If you talk to a programmer, almost all software sucks, even the programs they wrote a few months ago. This is typically due to changing technology, increased knowledge or even a market shift. The software you wrote may have been a good idea when you started, but does it serve the correct purpose now? Even when there is a question of real purpose, the software gets installed into a production environment, because nobody wants to be involved in a project that did not deploy.
Now that the system is in production what do you do? Somebody typically maintains the system, correcting defects and adding features. Slowly, that system continues to grow. However, the programmers and managers realize that the system does not really do what they want it to, or maybe there is a ton of technical debt that should be cleaned up. In many cases, people call for a complete rewrite of the system. If you are an agile development organization, this typically brings additional concerns:
Re-engineering is highly problematic from an Agile point of view. We are not producing functionality. We are not working from user facing stories. There may be business value to what we are doing (such as improving the performance of our application) but it is not directly measurable business value in most cases.
Re-engineering is also too often driven by technical concerns within the team (or its management). We didn’t build it as well as we wish we had. We have learned new things now, and we want to incorporate them.
Generally, wholesale re-engineering of a system is a bad idea, because the system still serves a purpose and its’ functionality is a moving target. If the system does not serve a purpose, then what is the point of rewriting it? So, if we follow the assumption that parts of the system were a good idea and scrapping the system is a bad idea, how do you modify the system? This is highly dependent upon what you are trying to change, and how agile your organization really is. For our examples, let’s assume the organization is used to Scrum, and uses it in all software projects. How do we deal with the desire to re-engineer a system and resolving technical debt?
High Defect Rates
One way that a technical debt heavy application can present itself is when there is a high defect rate. This may not be a bad thing if there is a desire to rewrite the application. You can use the defect list as the list of user stories, and plan a few sprints to clean up the defects. However, the key is to include some time to analyze the areas or components that have the highest defect density. These areas will be the focus of each sprint. Your defects can become additional unit tests, so that you have your baseline tests as well as proof that the new code should also handle the defect situations. Once you have this safety net of unit tests, you can freely re-engineer and refactor these troublesome areas. If the application was “very buggy”, this type of work can quickly stabilize a system without taking on the pain of trying to rewrite the whole application and introducing different issues.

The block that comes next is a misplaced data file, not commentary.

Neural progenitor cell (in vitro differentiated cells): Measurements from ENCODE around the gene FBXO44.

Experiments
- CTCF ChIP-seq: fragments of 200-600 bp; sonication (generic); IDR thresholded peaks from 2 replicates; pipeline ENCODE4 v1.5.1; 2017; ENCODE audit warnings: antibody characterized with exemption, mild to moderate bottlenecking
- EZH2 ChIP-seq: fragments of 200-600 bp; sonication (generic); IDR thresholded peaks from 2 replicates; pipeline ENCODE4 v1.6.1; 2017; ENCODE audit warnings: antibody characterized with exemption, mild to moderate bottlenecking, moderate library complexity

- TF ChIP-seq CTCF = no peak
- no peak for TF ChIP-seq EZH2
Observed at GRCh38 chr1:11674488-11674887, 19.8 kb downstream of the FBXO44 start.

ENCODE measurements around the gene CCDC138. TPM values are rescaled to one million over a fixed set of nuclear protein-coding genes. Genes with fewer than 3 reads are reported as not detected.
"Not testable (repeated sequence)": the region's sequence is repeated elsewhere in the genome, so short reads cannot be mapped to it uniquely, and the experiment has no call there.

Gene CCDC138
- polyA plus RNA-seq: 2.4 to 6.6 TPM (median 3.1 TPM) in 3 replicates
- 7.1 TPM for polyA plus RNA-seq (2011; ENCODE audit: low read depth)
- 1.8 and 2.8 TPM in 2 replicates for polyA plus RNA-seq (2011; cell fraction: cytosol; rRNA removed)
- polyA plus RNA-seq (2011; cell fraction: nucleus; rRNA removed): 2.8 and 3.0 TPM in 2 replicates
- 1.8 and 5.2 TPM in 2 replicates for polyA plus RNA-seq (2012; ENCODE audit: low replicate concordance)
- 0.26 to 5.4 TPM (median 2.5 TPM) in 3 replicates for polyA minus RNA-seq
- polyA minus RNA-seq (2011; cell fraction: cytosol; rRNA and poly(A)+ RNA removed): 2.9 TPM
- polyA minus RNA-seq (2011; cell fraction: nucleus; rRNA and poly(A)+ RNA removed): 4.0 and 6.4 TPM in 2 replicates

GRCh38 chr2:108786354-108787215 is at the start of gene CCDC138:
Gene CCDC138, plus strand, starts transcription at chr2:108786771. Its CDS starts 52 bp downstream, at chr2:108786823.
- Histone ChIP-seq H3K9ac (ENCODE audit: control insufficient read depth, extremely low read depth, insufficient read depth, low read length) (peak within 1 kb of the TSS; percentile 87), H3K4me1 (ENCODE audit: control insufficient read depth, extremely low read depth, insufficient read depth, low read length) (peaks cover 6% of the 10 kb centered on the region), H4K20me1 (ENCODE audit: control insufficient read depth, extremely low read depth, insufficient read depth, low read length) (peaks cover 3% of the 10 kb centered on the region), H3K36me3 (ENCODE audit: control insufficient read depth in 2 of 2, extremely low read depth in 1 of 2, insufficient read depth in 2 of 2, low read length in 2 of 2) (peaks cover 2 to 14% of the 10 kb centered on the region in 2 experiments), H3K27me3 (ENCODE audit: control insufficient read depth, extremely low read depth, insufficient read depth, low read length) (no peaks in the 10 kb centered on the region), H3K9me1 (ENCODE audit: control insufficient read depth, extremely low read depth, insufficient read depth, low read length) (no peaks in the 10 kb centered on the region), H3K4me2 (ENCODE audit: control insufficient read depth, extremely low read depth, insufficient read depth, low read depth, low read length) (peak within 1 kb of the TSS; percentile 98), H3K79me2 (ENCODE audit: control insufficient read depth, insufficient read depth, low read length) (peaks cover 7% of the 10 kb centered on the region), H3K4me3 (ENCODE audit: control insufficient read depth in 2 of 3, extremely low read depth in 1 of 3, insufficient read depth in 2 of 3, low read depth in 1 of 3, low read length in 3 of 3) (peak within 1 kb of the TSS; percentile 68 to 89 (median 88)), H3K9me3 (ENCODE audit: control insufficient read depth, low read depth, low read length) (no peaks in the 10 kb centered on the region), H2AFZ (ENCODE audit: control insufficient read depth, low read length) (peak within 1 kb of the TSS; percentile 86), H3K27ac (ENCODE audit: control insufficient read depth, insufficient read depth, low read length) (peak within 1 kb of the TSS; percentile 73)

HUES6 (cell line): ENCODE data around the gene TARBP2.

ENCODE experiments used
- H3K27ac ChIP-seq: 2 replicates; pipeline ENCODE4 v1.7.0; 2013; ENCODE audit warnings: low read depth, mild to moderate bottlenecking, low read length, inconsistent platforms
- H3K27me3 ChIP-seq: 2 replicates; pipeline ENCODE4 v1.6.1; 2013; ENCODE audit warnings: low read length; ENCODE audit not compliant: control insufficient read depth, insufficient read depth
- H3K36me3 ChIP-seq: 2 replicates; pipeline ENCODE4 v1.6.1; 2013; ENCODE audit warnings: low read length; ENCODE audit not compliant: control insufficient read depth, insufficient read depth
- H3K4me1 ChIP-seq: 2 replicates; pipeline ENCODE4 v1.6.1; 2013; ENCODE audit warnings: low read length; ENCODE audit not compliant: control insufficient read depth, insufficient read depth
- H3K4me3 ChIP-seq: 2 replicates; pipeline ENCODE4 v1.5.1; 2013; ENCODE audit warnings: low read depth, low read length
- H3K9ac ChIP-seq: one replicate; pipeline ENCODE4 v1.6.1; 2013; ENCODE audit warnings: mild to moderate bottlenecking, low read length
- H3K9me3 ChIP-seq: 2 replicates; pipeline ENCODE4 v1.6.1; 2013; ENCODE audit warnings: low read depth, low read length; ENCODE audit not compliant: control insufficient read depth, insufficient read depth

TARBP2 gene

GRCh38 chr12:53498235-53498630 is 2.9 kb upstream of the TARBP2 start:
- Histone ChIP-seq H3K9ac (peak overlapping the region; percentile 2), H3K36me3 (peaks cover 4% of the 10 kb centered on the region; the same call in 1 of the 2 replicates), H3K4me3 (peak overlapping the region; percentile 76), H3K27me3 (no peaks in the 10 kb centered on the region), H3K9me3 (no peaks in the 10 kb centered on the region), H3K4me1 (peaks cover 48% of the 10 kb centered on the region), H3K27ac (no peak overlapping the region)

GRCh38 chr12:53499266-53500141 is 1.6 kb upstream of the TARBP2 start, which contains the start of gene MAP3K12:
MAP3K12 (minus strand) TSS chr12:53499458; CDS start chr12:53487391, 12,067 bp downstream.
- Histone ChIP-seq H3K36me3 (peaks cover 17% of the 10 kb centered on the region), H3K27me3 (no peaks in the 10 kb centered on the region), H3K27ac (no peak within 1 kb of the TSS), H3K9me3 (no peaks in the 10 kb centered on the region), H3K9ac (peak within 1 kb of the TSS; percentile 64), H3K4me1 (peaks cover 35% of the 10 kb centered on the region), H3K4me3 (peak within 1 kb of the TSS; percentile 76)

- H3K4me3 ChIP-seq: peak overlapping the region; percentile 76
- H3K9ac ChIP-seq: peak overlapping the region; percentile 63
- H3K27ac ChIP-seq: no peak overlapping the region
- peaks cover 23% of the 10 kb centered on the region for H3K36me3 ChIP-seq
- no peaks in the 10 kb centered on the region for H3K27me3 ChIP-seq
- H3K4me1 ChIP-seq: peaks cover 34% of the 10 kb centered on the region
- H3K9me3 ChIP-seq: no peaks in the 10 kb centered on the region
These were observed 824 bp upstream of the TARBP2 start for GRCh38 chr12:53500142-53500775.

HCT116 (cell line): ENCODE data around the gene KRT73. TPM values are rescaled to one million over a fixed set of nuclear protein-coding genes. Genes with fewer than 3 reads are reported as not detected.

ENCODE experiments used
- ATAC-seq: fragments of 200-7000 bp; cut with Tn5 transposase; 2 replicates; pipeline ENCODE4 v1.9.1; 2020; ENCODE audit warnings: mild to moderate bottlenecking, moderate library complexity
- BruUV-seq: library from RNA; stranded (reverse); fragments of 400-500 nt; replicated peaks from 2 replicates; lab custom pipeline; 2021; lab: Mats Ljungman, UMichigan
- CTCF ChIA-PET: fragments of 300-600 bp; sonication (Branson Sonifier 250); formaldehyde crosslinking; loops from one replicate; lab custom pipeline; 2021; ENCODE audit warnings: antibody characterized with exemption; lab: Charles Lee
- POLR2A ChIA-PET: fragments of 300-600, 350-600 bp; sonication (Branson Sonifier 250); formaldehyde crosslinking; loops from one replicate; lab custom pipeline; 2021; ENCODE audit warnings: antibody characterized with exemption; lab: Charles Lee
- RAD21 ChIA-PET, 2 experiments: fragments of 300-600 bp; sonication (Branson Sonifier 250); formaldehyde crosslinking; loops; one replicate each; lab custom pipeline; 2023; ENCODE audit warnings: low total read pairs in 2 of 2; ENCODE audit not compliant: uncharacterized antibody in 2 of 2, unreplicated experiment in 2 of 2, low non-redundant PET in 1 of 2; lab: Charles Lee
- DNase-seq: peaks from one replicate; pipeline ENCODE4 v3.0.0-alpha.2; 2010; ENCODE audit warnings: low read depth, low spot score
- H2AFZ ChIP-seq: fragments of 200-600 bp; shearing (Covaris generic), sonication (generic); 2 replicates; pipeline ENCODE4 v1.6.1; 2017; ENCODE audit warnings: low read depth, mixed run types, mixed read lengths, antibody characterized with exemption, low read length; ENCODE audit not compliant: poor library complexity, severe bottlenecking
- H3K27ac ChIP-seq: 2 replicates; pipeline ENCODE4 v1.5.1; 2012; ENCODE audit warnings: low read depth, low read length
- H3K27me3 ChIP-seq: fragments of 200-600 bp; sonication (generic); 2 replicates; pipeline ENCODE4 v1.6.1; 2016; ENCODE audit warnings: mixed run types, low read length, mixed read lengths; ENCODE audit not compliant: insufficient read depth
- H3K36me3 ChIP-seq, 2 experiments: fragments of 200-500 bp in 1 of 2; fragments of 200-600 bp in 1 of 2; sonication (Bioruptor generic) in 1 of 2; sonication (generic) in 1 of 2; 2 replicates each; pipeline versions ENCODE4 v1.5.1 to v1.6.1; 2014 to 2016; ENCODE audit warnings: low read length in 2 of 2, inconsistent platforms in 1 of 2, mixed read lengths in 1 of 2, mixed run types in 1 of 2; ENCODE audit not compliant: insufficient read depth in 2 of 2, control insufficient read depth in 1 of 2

Replacing Old Technology
Let me start this by saying you should not replace old technology just because you think it is old or because there is something newer and cooler. You need a valid business reason, or management will not agree to the work. One good reason to replace old technology is when support for it is being ended (or planned), and the new version has some features that your application could take advantage of. In particular, you really want to attack this problem when there is a feature to add or there are some defects that need fixing. Hopefully, you can still use the existing unit tests, but if not, the unit tests will need to be modified (or rewritten) to work with the new technology. This is one of the more dangerous tasks because it is such a significant change. Typically, the code will be changing enough for this work to be considered a significant release, and will require all the trappings of a typical longer project. This also requires a significant amount of analysis in order to determine the system impact and the proper user stories. The risk in this type of project is proportional to the size of the technology being replaced. If you are replacing a library that is used for financial calculations, you may be able to organize the sprints in a similar manner to the defect correction example. However, if you are moving from Struts 1.1 to Spring MVC 3.0, you have a significant amount of risk and analysis to do, so plan accordingly.
New Feature Does Not Fit The Design
As in the old technology replacement example, this work will have risk proportional to the size of the components being replaced. In the CMS example, the design change of a core feature carried significant risk. One benefit was that the widget conversion allowed stories and sprints to be planned nicely. First, the basic dynamic widget design could be completed, and then future sprints would deal with the conversion of each static widget. You could actually run the two widget systems in parallel until the last static widget is converted. Once that is complete, you can freely delete the old static widget classes and marvel at your new implementation.
The key in all of these examples is finding a way to break each task into user stories so that you can plan your sprints. This allows you to get the project on a familiar path that even management can understand.